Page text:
This feisty woman contacted me, shocked and angered by criticism I'd levelled at another sanctioned marijuana smoker. "Coming from you," she'd remarked, "I wondered how the rest of world felt about us." So here I am, hoping to learn what life is like for someone in such pain that she resorts to an illicit drug for relief. Frankly, this isn't easy for me. I don't do drugs and have little time for those who do, especially the hard kind. Not that I'm perfect. I tried marijuana back in the 60s, but it didn't do anything for me. Jane, too, tried marijuana when she was younger. Like me, she wasn't a big fan. "I gave it up for motherhood and alcohol," she remarks, grinning.
But then came the multiple sclerosis, the same disease which was to claim her mother last December at age 61. Jane was in such discomfort that she took up marijuana again in 1998. She can't work and has no private medical insurance. Her only income is a federal disability pension of $7,000 a year. Despite her battle, she hasn't given up on life. She's studying for a nutritional practitioner's degree, which will allow her to teach others how to eat properly and use vitamins in their diet. Gary Kilburn, whom she married a year ago, is with a private security firm.
As we chat, Jane arches her back, trying to get comfortable on the sprawling old couch. "I took it for granted for 36 years," she says through gritted teeth. "The feel of grass beneath my feet, the feel of my hair through my fingers." "And now?" I ask She shrugs. "Every time I walk, it feels like sharp shards of red-hot glass going through my feet and up my back." She says even her toes are affected. I lean forward. Sure enough, they're twitching uncontrollably.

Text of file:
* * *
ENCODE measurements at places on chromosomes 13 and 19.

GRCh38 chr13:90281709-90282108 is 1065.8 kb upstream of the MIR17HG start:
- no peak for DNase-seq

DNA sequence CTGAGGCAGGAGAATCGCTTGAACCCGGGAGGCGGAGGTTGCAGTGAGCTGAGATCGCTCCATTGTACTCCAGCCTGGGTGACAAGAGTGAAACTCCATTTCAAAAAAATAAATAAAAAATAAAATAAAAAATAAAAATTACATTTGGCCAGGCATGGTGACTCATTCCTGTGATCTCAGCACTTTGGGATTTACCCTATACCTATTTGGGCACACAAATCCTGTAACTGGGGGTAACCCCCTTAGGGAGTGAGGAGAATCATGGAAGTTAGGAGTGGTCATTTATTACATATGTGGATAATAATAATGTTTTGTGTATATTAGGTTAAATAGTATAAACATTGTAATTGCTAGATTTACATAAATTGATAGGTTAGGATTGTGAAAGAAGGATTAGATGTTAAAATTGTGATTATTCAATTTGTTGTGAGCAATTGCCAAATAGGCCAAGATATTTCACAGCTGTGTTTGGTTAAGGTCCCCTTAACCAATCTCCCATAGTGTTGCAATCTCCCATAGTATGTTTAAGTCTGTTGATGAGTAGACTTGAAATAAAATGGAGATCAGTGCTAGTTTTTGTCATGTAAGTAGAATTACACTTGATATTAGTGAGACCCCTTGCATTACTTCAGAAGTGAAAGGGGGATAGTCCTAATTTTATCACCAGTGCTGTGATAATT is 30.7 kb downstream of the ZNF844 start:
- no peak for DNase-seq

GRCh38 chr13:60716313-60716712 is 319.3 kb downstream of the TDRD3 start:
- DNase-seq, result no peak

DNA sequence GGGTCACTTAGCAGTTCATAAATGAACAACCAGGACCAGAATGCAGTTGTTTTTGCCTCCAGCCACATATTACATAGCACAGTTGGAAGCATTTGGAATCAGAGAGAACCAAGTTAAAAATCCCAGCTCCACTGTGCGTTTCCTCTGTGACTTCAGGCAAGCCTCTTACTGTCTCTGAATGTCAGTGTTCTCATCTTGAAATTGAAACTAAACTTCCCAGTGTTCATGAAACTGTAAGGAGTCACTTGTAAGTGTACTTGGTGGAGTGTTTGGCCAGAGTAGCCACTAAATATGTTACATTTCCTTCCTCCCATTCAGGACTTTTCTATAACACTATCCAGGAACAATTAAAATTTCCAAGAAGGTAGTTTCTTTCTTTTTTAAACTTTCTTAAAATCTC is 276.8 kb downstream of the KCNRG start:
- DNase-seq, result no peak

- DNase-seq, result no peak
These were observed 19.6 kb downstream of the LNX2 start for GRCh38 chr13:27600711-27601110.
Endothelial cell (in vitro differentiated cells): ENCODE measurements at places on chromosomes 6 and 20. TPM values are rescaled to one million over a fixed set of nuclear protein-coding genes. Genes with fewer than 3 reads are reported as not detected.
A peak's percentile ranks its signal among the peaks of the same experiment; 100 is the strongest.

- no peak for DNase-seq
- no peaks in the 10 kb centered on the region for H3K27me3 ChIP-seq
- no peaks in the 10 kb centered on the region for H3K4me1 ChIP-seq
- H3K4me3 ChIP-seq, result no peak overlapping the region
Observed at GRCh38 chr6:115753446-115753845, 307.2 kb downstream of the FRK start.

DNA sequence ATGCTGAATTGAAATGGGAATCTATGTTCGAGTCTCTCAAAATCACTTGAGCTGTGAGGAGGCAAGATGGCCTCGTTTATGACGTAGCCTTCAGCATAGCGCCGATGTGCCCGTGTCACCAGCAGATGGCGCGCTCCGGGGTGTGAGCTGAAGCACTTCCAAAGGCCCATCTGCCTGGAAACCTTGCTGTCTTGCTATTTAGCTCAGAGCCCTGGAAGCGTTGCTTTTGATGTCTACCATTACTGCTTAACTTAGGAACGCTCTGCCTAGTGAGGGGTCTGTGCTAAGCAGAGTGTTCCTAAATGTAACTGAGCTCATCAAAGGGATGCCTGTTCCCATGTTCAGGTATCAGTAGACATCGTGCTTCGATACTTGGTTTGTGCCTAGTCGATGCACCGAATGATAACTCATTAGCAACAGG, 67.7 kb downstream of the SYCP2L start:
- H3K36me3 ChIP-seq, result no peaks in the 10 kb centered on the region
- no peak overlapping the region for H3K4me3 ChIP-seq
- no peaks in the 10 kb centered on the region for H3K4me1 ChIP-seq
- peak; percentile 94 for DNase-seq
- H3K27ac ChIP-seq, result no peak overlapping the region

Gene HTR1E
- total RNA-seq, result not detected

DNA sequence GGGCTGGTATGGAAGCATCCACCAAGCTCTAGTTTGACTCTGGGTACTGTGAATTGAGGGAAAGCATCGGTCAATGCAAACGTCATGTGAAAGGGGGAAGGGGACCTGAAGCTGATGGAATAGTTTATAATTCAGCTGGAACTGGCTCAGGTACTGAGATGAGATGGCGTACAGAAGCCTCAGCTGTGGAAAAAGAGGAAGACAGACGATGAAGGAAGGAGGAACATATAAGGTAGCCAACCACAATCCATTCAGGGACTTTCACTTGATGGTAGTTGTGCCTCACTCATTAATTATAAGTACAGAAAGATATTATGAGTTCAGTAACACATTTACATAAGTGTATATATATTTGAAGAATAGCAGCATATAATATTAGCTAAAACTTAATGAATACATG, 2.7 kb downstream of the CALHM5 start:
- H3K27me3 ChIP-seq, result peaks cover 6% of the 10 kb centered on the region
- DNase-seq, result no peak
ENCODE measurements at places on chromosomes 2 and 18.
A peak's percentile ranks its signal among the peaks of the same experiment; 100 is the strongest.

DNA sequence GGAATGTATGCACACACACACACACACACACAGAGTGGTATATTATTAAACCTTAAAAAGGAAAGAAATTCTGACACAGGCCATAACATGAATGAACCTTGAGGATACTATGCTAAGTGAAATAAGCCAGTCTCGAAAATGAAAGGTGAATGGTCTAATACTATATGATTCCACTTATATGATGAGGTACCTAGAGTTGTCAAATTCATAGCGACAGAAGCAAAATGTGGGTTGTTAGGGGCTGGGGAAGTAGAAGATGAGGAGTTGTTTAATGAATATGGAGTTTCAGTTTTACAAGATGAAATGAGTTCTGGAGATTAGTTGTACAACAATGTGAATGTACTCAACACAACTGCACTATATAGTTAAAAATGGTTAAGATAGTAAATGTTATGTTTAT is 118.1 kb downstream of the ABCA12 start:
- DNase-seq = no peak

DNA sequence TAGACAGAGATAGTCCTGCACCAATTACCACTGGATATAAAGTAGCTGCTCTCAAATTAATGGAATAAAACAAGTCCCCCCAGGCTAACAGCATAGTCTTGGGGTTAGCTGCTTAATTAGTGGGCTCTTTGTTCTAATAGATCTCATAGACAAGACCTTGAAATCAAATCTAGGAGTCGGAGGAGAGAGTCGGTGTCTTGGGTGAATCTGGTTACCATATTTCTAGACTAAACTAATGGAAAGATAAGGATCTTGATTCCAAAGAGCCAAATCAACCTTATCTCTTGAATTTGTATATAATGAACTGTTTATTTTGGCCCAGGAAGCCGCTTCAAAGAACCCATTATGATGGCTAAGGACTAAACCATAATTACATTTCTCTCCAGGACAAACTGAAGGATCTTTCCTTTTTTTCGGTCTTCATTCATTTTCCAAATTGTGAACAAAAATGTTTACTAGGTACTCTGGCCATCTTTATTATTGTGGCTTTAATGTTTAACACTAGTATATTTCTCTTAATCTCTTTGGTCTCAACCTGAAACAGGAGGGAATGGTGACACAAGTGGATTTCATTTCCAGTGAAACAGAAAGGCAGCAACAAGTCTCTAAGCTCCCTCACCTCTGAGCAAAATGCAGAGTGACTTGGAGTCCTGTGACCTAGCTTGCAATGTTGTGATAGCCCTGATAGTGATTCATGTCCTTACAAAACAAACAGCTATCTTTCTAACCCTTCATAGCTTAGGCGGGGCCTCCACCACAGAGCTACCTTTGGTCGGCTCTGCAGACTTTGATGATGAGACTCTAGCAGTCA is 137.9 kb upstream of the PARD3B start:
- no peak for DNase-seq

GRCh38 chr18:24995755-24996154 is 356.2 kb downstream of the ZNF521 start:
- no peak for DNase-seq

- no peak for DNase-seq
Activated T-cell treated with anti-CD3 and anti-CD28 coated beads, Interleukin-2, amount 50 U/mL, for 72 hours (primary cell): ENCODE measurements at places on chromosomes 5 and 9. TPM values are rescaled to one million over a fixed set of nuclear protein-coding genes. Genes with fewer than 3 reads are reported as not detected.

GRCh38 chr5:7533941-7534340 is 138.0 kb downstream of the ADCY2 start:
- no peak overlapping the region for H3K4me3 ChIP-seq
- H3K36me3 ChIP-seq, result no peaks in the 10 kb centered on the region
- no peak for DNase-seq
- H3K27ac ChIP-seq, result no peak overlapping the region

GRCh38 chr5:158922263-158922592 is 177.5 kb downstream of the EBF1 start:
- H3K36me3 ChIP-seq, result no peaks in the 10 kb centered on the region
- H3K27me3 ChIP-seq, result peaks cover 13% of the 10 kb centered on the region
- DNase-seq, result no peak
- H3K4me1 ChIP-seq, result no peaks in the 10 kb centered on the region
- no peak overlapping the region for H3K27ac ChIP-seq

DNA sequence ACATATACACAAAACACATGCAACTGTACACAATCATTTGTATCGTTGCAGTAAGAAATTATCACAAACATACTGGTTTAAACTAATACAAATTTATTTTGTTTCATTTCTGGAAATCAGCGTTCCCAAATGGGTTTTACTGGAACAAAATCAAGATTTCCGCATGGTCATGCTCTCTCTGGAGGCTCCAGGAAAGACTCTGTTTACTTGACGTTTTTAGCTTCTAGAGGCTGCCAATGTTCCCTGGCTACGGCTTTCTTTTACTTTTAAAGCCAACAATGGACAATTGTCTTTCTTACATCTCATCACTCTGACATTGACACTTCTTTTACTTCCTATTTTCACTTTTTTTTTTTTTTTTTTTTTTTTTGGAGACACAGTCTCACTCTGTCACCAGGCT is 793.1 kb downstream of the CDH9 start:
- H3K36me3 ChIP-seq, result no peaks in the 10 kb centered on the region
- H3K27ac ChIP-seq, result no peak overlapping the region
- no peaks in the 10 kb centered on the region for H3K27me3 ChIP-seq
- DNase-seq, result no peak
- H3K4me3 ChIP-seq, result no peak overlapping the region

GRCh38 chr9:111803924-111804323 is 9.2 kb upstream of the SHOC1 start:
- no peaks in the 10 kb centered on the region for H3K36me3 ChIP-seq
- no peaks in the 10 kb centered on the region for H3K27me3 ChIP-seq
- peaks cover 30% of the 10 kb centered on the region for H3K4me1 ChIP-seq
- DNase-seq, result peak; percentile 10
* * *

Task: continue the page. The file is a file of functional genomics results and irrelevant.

Jane neither sleeps nor eats properly. She's as slender as a whippet, standing 5-7 and weighing barely 110 pounds. These days, she rarely leaves the house because of the pain. "It's unrelenting," she says. And because she falls down a lot, she's equipped with a cane, a walker and a wheelchair. She's also incontinent. She rolls her hazel eyes. "This disease doesn't have the decency to kill you outright," she growls. Life is "stolen from you day by day." Gary kisses her forehead. "I feel helpless," he says. "There's not a lot I can do except try to look after her." Jane has given up on prescribed medications because of the side effects. Today, the only one she takes is clonazepam, a sedative. And, of course, the marijuana.
As we talk, she rises unsteadily from the couch, takes a regular cigarette from a pack, lights it and shuffles to the open back door. There, she squats, blowing the smoke outside. "I didn't want my second-hand smoke blowing in your face," she calls to me. Concerned about her frail health in the chill morning draft, I beg her to return. "You'd rather be smoking a joint, right?" I exclaim as she sits. She nods, the pain in her eyes now quite noticeable. I urge her to do what she has to. Eagerly, Jane stubs out the cigarette, goes into the kitchen and returns with a lit joint. She says it's her third this morning.
Easing onto the couch, she closes her eyes and inhales deeply. The pungent aroma fills the room. Within minutes, literally, Jane is a changed woman. The arched back is gone; her limbs are relaxed; even her toes are still. The effect is remarkable. So is her determination to continue using marijuana, even if she has to do it illegally, just like before - which, she tells me, may soon be the case. Saturday, Part 2: Ottawa changes the rules, causing a crisis for Jane.
- Part 2 -New rules, however, are threatening her situation.
Red tape slows getting pot for pain
November 16, 2002
SHE PUTS what's left of the joint in the ashtray, sinks back into the couch and closes her eyes. Moments ago, she was in such pain that her back was arched and her limbs were stiff. Now, she's snuggled into the cushions, wiry frame relaxed, bare feet no longer twitching.